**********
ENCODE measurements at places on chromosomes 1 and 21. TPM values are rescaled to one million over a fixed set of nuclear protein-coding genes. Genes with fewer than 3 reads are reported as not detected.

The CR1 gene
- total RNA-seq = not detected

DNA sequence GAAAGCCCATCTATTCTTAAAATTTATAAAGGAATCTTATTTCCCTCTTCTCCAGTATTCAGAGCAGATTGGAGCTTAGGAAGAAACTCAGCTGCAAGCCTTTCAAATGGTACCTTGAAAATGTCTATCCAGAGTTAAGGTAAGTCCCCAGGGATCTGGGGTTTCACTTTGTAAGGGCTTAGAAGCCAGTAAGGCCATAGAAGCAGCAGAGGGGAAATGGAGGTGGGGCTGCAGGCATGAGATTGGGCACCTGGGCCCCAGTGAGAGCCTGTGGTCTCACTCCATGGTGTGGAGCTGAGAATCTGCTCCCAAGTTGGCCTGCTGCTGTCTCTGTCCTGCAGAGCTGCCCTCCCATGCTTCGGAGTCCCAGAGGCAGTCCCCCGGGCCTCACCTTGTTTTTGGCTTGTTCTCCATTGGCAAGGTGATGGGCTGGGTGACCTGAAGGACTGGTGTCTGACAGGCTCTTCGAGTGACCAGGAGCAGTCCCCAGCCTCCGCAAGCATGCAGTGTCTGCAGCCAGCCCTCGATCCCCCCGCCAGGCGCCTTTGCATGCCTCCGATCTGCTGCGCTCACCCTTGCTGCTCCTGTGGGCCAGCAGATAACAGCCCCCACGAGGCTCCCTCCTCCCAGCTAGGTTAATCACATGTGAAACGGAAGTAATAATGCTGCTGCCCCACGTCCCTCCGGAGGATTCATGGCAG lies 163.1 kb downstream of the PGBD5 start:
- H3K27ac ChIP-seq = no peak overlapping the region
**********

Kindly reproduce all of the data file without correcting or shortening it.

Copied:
ENCODE measurements at places on chromosomes 1 and 21. TPM values are rescaled to one million over a fixed set of nuclear protein-coding genes. Genes with fewer than 3 reads are reported as not detected.

The CR1 gene
- total RNA-seq = not detected

DNA sequence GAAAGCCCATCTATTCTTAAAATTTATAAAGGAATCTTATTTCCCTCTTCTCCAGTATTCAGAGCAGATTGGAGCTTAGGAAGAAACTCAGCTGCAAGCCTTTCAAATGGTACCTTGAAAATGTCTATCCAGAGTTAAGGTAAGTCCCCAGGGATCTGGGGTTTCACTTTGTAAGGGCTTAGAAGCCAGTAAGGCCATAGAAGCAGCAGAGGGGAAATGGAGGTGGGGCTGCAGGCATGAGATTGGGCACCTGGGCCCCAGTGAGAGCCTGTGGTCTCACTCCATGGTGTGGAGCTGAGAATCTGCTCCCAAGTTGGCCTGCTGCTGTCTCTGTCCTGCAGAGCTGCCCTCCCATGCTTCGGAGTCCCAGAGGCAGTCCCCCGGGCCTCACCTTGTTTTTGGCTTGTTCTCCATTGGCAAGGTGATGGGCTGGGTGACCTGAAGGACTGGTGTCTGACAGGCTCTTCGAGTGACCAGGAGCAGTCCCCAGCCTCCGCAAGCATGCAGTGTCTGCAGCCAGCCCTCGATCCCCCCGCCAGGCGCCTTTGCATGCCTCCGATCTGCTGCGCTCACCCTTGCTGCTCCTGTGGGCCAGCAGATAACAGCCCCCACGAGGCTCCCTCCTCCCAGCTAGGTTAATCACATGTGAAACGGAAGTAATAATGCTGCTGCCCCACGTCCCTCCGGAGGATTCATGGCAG lies 163.1 kb downstream of the PGBD5 start:
- H3K27ac ChIP-seq = no peak overlapping the region